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Railroad Chief To Replace O'Neill At US Treasury

by Mike Godfrey,, New York

10 December 2002

It became clear on Monday that John Snow, chief executive of railroad holding company CSX Corp, would be invited to become the next US Treasury Secretary to replace Paul O'Neill, who resigned on Friday. Mr. Snow is also a veteran of the Ford administration, serving in several senior jobs in the Transportation Department in the 1970s and heading the National Highway Traffic Safety Administration for a year. After becoming chief executive of CSX, Mr. Snow remained active in the Washington lobbying fraternity. 63 years old, John Snow has been a champion of balanced budgets as a chairman of the influential Business Roundtable and has recently pushed for reforms of corporate governance.

To replace White House economic adviser Lawrence Lindsey, the President is expected to choose Stephen Friedman, a colleague of former Treasury Secretary Robert Rubin at investment bank Goldman Sachs. Mr. Friedman is now a senior principal of Marsh & McLennan's private equity group.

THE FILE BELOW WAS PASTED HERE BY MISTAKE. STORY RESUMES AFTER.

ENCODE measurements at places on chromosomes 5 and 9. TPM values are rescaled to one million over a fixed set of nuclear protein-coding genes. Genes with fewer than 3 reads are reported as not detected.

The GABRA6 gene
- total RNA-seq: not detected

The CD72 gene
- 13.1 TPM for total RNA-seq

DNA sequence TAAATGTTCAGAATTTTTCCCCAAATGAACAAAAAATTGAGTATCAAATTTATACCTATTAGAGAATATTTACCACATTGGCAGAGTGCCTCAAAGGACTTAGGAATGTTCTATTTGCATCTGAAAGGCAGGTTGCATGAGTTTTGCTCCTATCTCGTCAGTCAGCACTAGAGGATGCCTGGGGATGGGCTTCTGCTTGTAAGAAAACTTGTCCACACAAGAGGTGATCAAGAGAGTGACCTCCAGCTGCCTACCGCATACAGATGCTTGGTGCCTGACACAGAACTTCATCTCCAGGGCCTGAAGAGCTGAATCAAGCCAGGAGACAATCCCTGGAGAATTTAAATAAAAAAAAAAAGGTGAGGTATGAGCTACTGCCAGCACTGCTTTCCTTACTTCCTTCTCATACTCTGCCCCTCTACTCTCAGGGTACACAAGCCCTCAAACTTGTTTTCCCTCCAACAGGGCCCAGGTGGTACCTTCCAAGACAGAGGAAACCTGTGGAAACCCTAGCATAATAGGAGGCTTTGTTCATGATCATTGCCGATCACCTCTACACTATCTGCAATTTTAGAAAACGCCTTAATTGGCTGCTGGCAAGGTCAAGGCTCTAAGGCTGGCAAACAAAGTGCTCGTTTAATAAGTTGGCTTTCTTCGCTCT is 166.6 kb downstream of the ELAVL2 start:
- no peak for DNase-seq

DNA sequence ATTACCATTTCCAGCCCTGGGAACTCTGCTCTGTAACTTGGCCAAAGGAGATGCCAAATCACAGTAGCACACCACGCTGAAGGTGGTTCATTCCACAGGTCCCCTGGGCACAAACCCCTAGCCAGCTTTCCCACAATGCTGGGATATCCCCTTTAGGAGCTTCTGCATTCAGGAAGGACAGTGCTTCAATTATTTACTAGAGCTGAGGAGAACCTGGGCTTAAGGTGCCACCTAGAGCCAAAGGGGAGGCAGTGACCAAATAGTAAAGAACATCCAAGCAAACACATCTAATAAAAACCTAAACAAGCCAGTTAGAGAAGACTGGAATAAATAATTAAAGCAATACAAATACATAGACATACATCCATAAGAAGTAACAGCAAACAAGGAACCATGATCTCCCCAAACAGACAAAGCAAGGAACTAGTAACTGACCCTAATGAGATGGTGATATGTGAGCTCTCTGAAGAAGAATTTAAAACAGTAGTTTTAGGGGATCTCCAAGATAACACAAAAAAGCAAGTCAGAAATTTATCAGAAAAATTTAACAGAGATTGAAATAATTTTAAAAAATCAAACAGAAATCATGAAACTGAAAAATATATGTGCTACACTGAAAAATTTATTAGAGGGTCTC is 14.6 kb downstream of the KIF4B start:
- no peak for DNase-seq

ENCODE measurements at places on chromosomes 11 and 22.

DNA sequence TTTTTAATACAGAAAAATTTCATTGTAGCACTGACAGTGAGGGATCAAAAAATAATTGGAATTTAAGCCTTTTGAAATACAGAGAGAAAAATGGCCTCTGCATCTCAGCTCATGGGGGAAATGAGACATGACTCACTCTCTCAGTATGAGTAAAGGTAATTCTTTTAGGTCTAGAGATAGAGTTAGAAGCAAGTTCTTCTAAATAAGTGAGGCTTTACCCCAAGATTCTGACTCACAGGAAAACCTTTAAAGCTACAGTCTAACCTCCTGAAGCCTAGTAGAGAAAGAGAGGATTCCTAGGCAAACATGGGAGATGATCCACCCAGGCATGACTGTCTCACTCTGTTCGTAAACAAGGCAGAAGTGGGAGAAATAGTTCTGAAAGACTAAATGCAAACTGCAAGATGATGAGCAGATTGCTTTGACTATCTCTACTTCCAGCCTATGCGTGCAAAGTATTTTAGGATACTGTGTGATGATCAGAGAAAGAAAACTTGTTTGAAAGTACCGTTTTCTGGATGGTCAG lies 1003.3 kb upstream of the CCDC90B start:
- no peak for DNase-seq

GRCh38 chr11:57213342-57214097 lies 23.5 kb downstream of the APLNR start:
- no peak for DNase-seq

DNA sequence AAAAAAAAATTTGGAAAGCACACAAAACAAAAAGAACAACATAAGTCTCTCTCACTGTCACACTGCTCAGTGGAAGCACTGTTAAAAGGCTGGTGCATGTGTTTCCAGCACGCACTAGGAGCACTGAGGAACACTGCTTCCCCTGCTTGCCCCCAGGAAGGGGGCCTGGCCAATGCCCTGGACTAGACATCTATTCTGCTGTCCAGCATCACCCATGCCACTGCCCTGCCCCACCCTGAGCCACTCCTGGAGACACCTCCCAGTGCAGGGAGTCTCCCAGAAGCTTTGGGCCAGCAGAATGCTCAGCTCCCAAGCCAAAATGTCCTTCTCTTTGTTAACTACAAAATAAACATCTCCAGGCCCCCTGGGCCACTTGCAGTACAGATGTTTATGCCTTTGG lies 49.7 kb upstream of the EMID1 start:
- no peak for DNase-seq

Although the economy has done badly since George W Bush took office in January, 2001, he is not yet blamed for that. But recent signs of uncertainty and policy wobble have led to the sacking of O'Neill and Lindsey to make way for two men, who, if less brilliant than the outgoing pair, will be better team players.

The administration hopes that Stephen Friedman will provide a Wall Street link that has been notably lacking until now, and that he will be better at consensus-building than was Mr Lindsey. Both men will be expected to champion an administration line on the tax-cutting package in preparation, rather than ploughing their own furrows, as the previous pair were wont to do. Paul O'Neill's oft-reported belief that tax cuts were not so much needed as tax reform was his eventual undoing.

The final straw for the White House was a Financial Times interview given by Mr. O'Neill in late November in which he implied that the result of tax-reform proposals might even increase revenue - anathema to White House tax-cutters. Mr Lindsey's final crime was his recent interview with the Wall Street Journal in which he estimated that a war with Iraq could cost $200bn. War? What war?

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